It’s not the car. It’s the driver.
-Dominic Toretto

In this fairly simple hack for playing a Fast and the Furious-style game using Fate, the major change to the normal rules is that automobiles are not really independent items, they’re just a template that allows characters to increase the scale of their actions.

The Drive Skill

You cannot purchase the Drive skill directly, only as part of a skill-replacement stunt (see below). The skill loses most of its normal trappings, even when purchased through a stunt. You can use it to:

  • Overcome: Use Drive to defeat someone in a straight-up race. This is often a simple challenge for a quarter mile drag race, but might become an extended challenge for longer and more complex races (with maneuvers as described below).
  • Defend: Use Drive to defend against attacks and maneuvers made against you while you are driving (assuming they come from outside the car).

Drive Stunts

Each skill in the game features a stunt that allows you to use that skill to accomplish the actions under Drive, above. Additionally, this stunt grants you a once-per-session free tag on an aspect of your choice, as long as you’re in an automobile that makes sense for the skill you’re using in order to make use of that skill. For example:

  • Dom uses Provoke to drive. When he’s in a classic intimidating muscle car, he gains a free tag to use for Provoke-related rolls, such as scaring someone out of the chase.
  • Hobbes uses Physique to drive. When he’s in a big, burly truck, he gains a free tag to use for Physique-related rolls, such as bursting through a wall.
  • The Shaw brothers use Athletics to drive. When they’re in agile, lightweight cars, they gain a free tag to use for Athletics-related rolls, such as ramping their cars off of things.
  • Tej uses Crafts to drive. When he’s in a high-tech car, he gains a free tag to use for Crafts-related rolls, such as explaining the features of everyone else’s cars to create an advantage.
  • Roman uses Rapport to drive. When he’s in a flashy car, he gains a free tag to use for Rapport-related rolls, such as boosting his friends’ moods to create an advantage.

The intention for this system is two-fold:

  • By using what is likely to be your top skill for driving, all of the protagonists tend to be fairly close to one another in ability to keep up with an ongoing chase, differentiating their driving styles by what types of maneuvers they make during the chase.
  • By granting a bonus when in the right style of car, it encourages players to pick vehicles that are evocative of their characters’ styles.

Other Skills in a Chase

A car chase is pretty much just treated as a moving battle. The GM can automatically force it into a new zone every exchange (as the chase moves into a different part of the city with different aspects), and the drivers in the lead can use a driving Overcome check to try to move ahead and into a zone of their choice (forcing pursuers to drive to keep up). Any normal skills you could use to maneuver and attack in a fight are used normally here, only described as affecting the other car. Using the general assumption that it’s stopping that’s unusual, the GM might introduce hazards that must be Overcome or Defended against which would be non-issues in a foot combat (such as an obstacle).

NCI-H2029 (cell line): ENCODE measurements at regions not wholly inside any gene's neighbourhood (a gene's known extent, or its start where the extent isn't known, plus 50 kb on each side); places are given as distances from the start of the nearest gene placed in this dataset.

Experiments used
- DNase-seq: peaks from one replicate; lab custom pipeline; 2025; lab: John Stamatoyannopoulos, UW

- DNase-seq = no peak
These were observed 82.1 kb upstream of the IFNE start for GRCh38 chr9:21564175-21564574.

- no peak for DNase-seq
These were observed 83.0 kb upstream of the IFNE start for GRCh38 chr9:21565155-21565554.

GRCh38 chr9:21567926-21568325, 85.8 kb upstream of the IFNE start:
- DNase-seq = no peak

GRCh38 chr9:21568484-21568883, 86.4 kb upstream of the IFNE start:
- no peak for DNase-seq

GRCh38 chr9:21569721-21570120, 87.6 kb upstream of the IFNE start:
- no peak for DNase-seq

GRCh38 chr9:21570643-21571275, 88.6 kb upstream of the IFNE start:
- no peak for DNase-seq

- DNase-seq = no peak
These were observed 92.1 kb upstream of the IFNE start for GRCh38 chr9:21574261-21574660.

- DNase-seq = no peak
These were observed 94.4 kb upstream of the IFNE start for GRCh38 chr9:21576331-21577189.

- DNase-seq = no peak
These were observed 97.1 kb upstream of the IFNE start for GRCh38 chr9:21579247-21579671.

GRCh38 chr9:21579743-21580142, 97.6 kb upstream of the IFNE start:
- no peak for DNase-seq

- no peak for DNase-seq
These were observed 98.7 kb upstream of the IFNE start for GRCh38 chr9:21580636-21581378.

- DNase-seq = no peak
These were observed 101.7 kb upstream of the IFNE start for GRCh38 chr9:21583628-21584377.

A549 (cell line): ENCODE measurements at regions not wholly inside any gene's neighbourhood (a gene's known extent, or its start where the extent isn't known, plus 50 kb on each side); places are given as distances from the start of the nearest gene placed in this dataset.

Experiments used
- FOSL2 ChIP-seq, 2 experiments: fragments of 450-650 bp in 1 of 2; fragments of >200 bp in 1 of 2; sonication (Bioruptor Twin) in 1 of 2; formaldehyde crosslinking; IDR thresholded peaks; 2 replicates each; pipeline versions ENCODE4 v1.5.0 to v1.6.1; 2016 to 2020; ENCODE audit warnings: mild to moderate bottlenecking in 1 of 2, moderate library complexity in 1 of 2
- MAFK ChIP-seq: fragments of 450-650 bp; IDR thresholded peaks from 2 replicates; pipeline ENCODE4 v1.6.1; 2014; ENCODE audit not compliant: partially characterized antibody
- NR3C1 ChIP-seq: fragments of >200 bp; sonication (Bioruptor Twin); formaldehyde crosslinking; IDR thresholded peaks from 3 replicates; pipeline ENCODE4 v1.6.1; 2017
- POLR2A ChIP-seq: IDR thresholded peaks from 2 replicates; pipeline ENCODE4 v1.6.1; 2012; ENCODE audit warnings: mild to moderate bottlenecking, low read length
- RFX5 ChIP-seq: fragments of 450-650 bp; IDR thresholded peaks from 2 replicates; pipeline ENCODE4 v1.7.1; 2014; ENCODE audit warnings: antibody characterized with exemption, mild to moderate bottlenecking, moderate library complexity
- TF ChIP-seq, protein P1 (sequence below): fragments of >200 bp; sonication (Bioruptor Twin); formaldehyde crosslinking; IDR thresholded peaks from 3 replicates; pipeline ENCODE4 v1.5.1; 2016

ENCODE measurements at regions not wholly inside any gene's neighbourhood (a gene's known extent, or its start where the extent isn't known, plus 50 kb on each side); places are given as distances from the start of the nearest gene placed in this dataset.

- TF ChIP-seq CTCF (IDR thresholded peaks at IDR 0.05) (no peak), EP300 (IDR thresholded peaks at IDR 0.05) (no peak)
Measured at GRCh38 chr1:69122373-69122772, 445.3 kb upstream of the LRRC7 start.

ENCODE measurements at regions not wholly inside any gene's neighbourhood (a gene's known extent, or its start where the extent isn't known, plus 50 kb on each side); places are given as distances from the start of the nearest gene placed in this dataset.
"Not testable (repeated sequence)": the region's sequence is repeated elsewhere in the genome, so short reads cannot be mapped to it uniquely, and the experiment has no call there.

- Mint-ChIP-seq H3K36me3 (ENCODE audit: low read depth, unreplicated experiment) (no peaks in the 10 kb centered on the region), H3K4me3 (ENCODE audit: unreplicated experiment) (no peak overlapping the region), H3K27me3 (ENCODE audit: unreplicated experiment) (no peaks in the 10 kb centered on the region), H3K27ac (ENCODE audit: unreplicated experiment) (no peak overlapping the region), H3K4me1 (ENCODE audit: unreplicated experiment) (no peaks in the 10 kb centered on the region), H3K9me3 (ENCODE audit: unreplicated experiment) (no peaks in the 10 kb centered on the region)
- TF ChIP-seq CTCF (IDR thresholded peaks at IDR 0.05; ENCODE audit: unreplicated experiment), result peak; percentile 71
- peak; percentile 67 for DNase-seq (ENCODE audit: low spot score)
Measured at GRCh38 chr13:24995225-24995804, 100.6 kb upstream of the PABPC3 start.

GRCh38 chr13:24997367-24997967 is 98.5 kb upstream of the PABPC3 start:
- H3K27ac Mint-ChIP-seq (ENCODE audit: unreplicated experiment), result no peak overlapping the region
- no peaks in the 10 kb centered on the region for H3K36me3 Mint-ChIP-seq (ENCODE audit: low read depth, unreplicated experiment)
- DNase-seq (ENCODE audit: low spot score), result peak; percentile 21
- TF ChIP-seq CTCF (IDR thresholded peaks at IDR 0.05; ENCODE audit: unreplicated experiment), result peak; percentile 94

Unless specifically doing something that injures the driver (e.g., sniper on the route), all consequences (and Taken Out results) for the chase stay with the car and are lost upon exiting the car. Stress resets normally at the end of the scene (so exiting a car and finding a new one or continuing the fight on foot preserves any accrued stress, but just exiting the scene upon being taken out usually allows you to return the next scene none the worse for wear).

If you simply want to escape pursuers without making each of them Taken Out, this can be resolved as an extremely hard Overcome challenge with a difficulty based on the visibility distance, terrain, and suggested means of escape. Essentially, the difficulty should be hard enough that it will require a meaningful number of maneuvers to set up free tags in order to soundly out-drive the pursuers.

Differentiating Cars

Cars are mostly described as a set of bonus aspects you can use while in the vehicle. A terrible car might be a “Rusty Old Beater” while a high-end sports car might be “New Hotness,” “Twin-Turbo V10 Engine,” and “Computerized Traction Control.” This allows compels and tags to generate the small differences between a skilled racer in a bad car and a good one.

At the very high end, extremely nice cars may come with one or more free tags on their aspects available to the driver. These don’t generally reset: like our later-movie protagonists, you get the really cool sports car, you drive it for a scene or two, then you shed a brief tear when it’s blown up and you move onto the next one without regret.

As a stunt line, characters with a very signature car (like Dom’s main ride) might purchase a high-end car with free tags that actually reset between sessions.

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